At the Pacific Northwest National Laboratory, Tino Wells is working on machine learning, a form of artificial intelligence, or AI, that involves the development of computer programs that can access data and use it to learn for themselves. The know-how on researching and creating those computer programs is the skill set the national lab values in Wells.
In his senior year at the University of Hawai‘i at Hilo, astronomy and physics student Tino Wells had his sights on graduate school. He stayed busy finishing up his studies and research projects, and graduated in the spring of 2019 with a bachelor of science in astronomy and bachelor of arts in physics, cum laude on both counts. And then a national research institution of the United States Department of Energy offered him a long-term job.
Wells is now working as a research associate in deep learning, machine learning, and cheminformatics at the Biological Sciences Division of the Pacific Northwest National Laboratory (PNNL). The research institution, with its main campus located in Richland, Wa., is managed by the Department of Energy’s Office of Science.
As an undergraduate at UH Hilo, Wells was already an impressive scholar and researcher. When a senior, he conducted research exploring galaxies and rare stars. He was awarded two research opportunities to conduct inquiries that took him from UH Hilo to Notre Dame, building his skills and his résumé along the way. He also spent a year working with Kathy Cooksey, an associate professor of physics and astronomy at UH Hilo, on a project titled, “Non-parametric Clustering Analysis: Classifying Large-Scale Gaseous Structures in Circumgalactic Media to Establish Connections to Parent Galaxies,” studying the chemical signature in the gaseous regions around galaxies.
- Learn more about Wells’s research while at UH Hilo: UH Hilo astronomy & physics undergraduate Tino Wells researches galaxies and rare stars (UH Hilo Stories, Nov. 27, 2018).
It was Cooksey who introduced Wells to machine learning, a form of artificial intelligence, or AI, that involves the development of computer programs that can access data and use it to learn for themselves—the PNNL website describes their use of machine learning as artificial intelligence applied to scientific problems. And the know-how on researching and creating those computer programs is the skill set the national lab values in Wells.
“I am using a lot of the skills in my current role [that] I acquired studying astronomy/physics,” Wells explains in an email. “Mainly coding, and some quantum and atomic physics from formal courses. In addition, and debatably just as important, I couldn’t be in this position without the undergraduate research I did with Dr. Cooksey in machine learning. This started my journey in machine learning, and as this is the title of [my current] position, I’m sure you can infer its importance.”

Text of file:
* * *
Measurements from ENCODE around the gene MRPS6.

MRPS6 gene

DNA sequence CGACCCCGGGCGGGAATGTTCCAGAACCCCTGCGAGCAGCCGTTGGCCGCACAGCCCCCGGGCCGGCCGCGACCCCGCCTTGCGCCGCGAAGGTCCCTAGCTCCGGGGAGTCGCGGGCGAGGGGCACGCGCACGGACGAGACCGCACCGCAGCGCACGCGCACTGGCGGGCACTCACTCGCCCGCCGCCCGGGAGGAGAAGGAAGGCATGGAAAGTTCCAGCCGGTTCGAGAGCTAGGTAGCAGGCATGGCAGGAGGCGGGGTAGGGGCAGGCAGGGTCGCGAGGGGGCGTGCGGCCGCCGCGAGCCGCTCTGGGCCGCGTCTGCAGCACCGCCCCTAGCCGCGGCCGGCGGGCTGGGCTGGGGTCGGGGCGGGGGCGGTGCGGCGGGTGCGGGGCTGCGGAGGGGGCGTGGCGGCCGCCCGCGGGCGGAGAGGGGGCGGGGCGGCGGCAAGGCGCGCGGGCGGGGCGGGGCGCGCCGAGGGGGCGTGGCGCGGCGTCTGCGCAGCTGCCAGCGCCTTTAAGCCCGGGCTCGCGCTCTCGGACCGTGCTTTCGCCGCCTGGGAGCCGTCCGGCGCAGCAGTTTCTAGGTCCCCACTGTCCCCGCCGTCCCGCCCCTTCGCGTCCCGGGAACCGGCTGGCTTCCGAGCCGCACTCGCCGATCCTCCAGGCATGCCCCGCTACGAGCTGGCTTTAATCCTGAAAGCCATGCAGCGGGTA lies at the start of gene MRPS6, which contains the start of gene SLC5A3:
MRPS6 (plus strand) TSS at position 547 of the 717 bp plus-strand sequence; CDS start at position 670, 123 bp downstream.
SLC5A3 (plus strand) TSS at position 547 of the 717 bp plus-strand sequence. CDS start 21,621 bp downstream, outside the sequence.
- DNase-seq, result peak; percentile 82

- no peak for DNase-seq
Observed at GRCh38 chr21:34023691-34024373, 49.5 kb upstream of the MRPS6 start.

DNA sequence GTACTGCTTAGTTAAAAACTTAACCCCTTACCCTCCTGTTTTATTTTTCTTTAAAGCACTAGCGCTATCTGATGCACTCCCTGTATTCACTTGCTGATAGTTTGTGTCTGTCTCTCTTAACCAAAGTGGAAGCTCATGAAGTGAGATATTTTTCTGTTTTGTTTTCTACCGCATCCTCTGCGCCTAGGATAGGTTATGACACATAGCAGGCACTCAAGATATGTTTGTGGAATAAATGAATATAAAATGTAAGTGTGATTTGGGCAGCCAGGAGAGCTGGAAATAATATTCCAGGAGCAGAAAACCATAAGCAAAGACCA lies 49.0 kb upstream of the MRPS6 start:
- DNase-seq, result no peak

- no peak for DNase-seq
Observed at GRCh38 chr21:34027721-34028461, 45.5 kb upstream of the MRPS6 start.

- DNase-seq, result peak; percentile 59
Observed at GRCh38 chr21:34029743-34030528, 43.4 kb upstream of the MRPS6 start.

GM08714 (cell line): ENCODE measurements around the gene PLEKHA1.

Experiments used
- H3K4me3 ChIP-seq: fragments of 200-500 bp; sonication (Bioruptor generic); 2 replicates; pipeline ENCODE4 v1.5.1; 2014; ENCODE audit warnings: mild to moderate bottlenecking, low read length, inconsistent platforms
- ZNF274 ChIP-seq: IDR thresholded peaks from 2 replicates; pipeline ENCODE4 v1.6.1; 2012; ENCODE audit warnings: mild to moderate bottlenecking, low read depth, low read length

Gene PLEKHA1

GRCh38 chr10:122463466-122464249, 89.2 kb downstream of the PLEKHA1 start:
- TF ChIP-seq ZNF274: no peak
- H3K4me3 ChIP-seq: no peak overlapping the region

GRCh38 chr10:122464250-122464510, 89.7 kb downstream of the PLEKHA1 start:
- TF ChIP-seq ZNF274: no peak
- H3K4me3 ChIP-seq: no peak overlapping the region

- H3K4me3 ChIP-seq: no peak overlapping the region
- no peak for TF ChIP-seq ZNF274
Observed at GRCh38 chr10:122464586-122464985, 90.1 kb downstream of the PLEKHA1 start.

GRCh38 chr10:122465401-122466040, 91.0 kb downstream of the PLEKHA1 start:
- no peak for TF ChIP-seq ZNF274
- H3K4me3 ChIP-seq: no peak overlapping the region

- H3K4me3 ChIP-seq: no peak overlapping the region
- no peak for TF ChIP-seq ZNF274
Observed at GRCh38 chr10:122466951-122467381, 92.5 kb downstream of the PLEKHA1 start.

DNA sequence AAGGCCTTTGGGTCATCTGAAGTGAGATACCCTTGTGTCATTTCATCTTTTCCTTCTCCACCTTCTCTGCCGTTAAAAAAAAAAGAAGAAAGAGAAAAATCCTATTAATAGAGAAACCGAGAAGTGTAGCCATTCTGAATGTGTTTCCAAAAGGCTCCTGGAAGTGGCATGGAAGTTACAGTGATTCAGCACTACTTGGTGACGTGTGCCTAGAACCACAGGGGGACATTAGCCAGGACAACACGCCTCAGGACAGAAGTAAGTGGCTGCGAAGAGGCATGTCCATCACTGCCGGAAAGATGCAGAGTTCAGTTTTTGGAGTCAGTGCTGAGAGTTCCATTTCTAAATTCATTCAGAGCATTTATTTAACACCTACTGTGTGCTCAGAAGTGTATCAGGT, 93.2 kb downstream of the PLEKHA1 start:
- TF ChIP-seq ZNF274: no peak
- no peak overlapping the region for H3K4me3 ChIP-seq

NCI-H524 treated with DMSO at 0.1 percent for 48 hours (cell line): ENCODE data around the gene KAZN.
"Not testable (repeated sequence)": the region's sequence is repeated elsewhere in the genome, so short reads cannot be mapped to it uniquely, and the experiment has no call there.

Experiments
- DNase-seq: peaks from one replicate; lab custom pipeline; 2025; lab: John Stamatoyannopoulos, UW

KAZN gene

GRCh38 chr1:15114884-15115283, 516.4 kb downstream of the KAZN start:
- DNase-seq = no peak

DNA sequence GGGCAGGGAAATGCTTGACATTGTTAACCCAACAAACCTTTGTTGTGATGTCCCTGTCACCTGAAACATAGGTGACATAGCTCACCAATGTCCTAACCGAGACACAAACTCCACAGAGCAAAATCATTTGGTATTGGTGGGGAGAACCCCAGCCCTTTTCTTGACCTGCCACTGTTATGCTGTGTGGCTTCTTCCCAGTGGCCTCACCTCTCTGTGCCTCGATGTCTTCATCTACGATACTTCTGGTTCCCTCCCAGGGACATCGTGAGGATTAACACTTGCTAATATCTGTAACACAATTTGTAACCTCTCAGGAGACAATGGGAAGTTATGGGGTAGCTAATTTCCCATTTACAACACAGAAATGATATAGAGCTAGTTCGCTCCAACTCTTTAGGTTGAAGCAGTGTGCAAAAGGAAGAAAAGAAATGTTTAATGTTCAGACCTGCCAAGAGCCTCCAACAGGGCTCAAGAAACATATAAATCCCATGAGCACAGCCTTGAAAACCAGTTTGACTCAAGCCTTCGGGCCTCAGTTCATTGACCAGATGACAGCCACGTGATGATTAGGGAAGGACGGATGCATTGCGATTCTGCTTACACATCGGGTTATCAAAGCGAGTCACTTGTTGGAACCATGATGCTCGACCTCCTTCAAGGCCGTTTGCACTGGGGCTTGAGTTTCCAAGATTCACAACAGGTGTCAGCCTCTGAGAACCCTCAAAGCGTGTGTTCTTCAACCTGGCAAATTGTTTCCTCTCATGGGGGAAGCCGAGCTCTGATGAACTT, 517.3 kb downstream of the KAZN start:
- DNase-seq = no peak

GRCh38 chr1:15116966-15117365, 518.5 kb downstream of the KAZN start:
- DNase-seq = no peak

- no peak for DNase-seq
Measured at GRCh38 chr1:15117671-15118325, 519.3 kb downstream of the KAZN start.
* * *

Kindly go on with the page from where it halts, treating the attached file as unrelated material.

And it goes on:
At the Pacific Northwest National Laboratory, Wells along with several others are working under Ryan Renslow, a chemical engineer. According to Renslow’s bio on the lab’s website, his research focuses on the relationship between microbial community structure and function, the emergence of higher order properties in multispecies communities, and the identification of novel metabolites in these communities. To achieve this, he uses computational and mathematical tools, as well as advanced imaging techniques. This type of research has direct applications in a wide array of fields, including human health, energy production, ecology, national defense, machine vision, and biotechnology.
Wells is in charge of creating and developing an automated pipeline converting density-functional theory—for example, quantum chemical—data into an array of two-dimensional nuclear magnetic resonance (NMR) spectra via spin-dynamics simulations. “These spectra will be used for a multi-channel convolutional neural network and will eventually be integrated into our pre-existing model,” Wells explains. “This includes scripting in a couple of languages and frameworks. My project will be integrated into a powerful generative learning model called DarkChem: a variational autoencoder, developed by PNNL and those in our team, specifically focused on numerical and latent representations of molecular structures.”
Wells says the most surprising thing he’s discovered on the job so far is the extent to which machine learning is already integrated into chemistry. “Knowing machine learning can be a very powerful tool to many disciplines,” he says. “I find it truly fascinating to be directly involved with [the] integrative process.”
Wells credits his studies and research at UH Hilo with laying the foundation for his work at the national laboratory.
“I really could not be in the position I’m in today without the courses, faculty, and additional opportunities UH Hilo has provided,” he says. “The courses were essential, and working one-on-one with faculty was invaluable. The sheer amount of resources and opportunities for students at UH Hilo allows students to find exactly what fits for them; mine was machine learning.”
Story by Susan Enright, a public information specialist for the Office of the Chancellor and editor of UH Hilo Stories. She received her bachelor of arts in English and certificate in women’s studies from UH Hilo.